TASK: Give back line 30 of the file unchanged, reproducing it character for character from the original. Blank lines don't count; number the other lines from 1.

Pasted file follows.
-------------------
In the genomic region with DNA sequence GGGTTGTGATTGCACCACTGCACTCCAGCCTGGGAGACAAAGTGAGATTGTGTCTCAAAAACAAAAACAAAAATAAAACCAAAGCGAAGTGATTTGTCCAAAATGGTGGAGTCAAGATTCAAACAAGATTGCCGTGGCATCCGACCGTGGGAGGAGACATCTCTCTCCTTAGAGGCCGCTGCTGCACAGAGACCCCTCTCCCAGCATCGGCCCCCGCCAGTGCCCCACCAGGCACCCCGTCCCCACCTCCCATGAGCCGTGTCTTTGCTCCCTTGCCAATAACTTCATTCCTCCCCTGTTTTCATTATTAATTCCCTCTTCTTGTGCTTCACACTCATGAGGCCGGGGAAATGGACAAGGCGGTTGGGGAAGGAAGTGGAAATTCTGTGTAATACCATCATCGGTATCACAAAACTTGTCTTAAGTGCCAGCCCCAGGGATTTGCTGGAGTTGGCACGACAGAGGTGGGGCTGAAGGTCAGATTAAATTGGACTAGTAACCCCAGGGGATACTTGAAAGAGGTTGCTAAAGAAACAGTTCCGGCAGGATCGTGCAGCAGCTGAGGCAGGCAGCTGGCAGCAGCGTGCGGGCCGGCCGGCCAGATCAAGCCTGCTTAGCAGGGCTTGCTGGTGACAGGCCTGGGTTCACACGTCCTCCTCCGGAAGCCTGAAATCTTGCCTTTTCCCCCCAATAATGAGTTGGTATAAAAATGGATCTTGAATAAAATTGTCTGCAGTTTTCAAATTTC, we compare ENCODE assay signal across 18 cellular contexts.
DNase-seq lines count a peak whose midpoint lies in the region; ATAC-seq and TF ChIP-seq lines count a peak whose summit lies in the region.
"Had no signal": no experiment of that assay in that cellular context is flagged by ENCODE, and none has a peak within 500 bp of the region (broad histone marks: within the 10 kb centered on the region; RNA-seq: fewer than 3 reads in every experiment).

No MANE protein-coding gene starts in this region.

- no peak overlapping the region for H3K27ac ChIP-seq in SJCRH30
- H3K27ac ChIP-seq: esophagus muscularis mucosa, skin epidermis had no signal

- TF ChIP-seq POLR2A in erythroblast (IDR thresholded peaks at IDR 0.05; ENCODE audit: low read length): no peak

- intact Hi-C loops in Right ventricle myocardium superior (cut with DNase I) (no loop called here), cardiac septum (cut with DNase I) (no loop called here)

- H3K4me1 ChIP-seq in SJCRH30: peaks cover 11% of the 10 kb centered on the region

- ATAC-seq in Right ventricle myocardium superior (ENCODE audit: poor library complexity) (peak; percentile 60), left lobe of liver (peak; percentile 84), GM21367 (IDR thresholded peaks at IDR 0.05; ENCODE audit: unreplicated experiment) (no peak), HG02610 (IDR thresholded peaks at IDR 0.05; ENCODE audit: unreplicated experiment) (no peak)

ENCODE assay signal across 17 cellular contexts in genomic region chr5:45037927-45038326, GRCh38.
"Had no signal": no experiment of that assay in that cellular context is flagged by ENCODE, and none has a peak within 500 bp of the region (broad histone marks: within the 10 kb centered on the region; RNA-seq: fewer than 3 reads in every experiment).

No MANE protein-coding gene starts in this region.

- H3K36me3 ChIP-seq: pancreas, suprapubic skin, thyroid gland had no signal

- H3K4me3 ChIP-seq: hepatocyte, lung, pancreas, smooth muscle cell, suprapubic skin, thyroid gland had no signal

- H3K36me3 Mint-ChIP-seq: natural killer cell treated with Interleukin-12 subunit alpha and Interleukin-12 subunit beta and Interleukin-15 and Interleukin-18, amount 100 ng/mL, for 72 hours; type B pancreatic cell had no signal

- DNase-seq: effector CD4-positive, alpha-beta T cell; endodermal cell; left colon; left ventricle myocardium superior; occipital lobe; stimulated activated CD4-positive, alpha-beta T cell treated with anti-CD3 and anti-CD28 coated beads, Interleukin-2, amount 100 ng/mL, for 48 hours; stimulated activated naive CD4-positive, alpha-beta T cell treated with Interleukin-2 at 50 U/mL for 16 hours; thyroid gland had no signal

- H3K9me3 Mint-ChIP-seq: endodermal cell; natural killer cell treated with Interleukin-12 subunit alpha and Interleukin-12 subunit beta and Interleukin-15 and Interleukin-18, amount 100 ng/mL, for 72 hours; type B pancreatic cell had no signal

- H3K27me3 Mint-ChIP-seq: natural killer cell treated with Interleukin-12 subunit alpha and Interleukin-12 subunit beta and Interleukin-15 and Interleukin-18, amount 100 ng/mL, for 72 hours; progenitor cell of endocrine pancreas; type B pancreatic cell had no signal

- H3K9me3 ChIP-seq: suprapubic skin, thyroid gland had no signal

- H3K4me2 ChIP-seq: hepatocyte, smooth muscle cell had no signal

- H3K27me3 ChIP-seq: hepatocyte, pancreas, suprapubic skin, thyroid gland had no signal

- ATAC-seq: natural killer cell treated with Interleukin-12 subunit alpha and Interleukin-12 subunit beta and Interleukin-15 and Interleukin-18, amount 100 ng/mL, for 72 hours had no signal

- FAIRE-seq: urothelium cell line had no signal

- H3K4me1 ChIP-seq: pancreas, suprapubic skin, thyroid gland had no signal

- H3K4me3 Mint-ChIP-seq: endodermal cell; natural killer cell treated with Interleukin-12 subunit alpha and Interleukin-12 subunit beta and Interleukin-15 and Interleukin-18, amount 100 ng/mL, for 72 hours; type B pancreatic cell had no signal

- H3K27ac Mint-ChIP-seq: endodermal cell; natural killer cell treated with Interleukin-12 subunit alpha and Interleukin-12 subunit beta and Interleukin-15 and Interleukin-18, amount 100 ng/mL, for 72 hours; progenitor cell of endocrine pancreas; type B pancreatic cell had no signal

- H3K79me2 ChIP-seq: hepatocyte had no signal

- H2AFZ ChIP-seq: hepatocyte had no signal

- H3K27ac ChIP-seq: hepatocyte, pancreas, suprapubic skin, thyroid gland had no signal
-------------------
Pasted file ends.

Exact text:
- H3K27ac ChIP-seq: hepatocyte, pancreas, suprapubic skin, thyroid gland had no signal